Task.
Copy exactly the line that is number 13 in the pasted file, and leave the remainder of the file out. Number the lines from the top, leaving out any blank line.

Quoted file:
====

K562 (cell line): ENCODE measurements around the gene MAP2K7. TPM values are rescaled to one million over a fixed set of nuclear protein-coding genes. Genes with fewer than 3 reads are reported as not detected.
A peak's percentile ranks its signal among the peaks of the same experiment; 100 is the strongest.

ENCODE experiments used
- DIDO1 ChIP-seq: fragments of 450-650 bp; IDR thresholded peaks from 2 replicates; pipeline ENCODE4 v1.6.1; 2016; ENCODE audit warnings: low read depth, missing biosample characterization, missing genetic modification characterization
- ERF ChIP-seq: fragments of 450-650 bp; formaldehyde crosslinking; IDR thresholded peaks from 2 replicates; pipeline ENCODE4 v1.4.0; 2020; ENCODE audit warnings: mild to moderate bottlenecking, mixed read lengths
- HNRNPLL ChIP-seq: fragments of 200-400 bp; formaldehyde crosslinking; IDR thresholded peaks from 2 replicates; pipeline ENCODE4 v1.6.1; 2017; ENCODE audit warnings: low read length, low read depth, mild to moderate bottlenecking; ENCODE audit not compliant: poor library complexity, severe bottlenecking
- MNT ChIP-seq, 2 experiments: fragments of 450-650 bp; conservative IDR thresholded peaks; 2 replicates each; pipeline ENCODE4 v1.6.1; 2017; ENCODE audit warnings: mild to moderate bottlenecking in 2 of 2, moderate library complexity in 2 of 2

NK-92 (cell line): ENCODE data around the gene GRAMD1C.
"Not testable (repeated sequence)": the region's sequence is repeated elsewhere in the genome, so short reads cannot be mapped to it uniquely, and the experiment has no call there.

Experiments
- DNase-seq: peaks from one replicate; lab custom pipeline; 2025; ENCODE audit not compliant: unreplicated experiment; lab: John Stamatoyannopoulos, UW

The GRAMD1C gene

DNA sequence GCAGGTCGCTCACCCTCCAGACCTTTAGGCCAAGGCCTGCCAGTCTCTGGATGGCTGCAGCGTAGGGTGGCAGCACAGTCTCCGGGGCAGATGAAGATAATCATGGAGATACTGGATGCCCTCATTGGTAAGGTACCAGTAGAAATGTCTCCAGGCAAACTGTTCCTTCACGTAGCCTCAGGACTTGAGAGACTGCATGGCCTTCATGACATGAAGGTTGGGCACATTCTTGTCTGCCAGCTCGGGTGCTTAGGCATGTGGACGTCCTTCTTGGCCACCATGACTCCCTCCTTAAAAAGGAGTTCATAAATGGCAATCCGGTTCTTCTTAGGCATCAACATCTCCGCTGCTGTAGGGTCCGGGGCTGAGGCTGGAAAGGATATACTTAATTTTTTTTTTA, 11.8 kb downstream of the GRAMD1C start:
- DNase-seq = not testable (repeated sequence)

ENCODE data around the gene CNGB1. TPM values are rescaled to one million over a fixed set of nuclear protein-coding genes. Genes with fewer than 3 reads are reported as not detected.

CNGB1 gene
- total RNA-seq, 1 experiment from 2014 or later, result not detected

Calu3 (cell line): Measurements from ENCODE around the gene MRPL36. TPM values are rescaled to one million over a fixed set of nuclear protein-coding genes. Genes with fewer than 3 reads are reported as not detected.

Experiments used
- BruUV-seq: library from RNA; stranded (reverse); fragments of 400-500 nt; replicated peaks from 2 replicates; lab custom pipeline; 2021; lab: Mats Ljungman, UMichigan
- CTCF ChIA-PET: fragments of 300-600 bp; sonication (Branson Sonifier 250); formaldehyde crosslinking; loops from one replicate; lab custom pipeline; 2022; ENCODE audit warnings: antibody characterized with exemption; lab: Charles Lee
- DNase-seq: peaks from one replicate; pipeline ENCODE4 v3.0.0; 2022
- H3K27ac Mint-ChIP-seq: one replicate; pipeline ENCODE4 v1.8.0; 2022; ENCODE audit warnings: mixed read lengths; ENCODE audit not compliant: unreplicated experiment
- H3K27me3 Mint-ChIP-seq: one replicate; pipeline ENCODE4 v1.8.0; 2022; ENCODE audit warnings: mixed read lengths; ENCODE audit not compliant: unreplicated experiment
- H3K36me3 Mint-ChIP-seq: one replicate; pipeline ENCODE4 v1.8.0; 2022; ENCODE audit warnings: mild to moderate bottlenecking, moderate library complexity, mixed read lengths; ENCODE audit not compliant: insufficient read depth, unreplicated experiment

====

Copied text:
DNA sequence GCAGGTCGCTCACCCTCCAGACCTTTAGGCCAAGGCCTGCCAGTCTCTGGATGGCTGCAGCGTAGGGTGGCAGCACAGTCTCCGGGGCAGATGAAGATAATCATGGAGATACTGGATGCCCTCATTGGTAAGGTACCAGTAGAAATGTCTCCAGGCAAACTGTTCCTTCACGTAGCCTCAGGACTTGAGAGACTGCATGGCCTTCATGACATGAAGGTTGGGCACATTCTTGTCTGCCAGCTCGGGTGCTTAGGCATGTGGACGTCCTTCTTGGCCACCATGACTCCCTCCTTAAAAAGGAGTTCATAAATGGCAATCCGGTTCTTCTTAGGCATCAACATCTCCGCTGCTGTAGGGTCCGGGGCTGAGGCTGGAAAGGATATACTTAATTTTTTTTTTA, 11.8 kb downstream of the GRAMD1C start: